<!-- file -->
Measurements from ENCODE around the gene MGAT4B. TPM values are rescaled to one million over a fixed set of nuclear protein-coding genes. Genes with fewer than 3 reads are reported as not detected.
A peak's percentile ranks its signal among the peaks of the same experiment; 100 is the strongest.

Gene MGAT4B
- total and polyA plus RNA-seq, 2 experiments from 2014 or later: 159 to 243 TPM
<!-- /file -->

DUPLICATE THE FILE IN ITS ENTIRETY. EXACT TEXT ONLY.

Measurements from ENCODE around the gene MGAT4B. TPM values are rescaled to one million over a fixed set of nuclear protein-coding genes. Genes with fewer than 3 reads are reported as not detected.
A peak's percentile ranks its signal among the peaks of the same experiment; 100 is the strongest.

Gene MGAT4B
- total and polyA plus RNA-seq, 2 experiments from 2014 or later: 159 to 243 TPM